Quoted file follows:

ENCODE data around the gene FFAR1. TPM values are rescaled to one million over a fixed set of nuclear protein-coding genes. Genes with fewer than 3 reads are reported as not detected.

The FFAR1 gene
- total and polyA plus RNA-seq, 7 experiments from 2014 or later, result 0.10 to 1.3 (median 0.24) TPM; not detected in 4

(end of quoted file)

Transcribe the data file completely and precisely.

ENCODE data around the gene FFAR1. TPM values are rescaled to one million over a fixed set of nuclear protein-coding genes. Genes with fewer than 3 reads are reported as not detected.

The FFAR1 gene
- total and polyA plus RNA-seq, 7 experiments from 2014 or later, result 0.10 to 1.3 (median 0.24) TPM; not detected in 4